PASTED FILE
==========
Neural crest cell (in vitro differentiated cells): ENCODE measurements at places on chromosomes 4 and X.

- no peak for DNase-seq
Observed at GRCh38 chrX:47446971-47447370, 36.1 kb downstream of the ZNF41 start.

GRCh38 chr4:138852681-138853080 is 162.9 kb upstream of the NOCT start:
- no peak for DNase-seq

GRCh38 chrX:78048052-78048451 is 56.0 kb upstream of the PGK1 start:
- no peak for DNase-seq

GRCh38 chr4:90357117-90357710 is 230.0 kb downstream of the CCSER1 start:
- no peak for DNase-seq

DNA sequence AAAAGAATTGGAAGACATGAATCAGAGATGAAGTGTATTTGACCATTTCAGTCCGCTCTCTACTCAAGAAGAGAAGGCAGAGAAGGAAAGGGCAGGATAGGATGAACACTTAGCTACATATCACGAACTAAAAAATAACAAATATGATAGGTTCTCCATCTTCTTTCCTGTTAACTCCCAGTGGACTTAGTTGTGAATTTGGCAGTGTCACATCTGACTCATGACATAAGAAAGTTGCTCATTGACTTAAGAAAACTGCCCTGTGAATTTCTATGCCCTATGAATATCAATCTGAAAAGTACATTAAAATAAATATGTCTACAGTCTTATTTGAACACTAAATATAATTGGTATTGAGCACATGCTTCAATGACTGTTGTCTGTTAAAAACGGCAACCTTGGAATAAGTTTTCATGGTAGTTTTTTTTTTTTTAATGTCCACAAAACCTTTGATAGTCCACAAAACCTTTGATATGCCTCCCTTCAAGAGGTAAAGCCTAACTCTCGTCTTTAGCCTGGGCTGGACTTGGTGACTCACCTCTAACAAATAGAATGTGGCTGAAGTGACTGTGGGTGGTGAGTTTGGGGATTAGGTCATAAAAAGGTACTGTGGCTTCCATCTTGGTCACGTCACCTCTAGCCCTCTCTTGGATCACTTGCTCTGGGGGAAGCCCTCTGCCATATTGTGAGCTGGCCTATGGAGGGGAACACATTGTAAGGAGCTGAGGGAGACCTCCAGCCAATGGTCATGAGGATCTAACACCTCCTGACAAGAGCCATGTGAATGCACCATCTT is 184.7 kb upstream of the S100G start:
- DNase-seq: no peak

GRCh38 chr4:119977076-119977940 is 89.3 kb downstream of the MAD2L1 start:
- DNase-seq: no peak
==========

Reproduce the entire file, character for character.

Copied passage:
Neural crest cell (in vitro differentiated cells): ENCODE measurements at places on chromosomes 4 and X.

- no peak for DNase-seq
Observed at GRCh38 chrX:47446971-47447370, 36.1 kb downstream of the ZNF41 start.

GRCh38 chr4:138852681-138853080 is 162.9 kb upstream of the NOCT start:
- no peak for DNase-seq

GRCh38 chrX:78048052-78048451 is 56.0 kb upstream of the PGK1 start:
- no peak for DNase-seq

GRCh38 chr4:90357117-90357710 is 230.0 kb downstream of the CCSER1 start:
- no peak for DNase-seq

DNA sequence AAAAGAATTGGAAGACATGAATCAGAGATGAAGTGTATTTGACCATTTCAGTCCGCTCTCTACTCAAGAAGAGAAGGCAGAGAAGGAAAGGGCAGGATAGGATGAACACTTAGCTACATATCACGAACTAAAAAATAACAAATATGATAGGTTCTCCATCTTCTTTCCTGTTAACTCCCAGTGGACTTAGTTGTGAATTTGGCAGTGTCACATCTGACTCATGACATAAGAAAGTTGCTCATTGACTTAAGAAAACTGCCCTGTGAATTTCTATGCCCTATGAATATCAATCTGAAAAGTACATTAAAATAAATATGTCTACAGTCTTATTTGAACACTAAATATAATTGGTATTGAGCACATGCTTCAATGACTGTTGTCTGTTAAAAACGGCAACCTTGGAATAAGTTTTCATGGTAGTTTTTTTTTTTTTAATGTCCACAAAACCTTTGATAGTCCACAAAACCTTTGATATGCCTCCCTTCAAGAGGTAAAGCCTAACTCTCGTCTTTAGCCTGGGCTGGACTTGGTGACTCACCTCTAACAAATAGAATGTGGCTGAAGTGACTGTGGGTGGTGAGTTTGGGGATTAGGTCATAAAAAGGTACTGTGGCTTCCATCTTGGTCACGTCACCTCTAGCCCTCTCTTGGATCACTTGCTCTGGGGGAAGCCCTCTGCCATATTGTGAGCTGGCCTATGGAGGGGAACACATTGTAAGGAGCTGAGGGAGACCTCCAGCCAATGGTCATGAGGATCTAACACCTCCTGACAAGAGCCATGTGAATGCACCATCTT is 184.7 kb upstream of the S100G start:
- DNase-seq: no peak

GRCh38 chr4:119977076-119977940 is 89.3 kb downstream of the MAD2L1 start:
- DNase-seq: no peak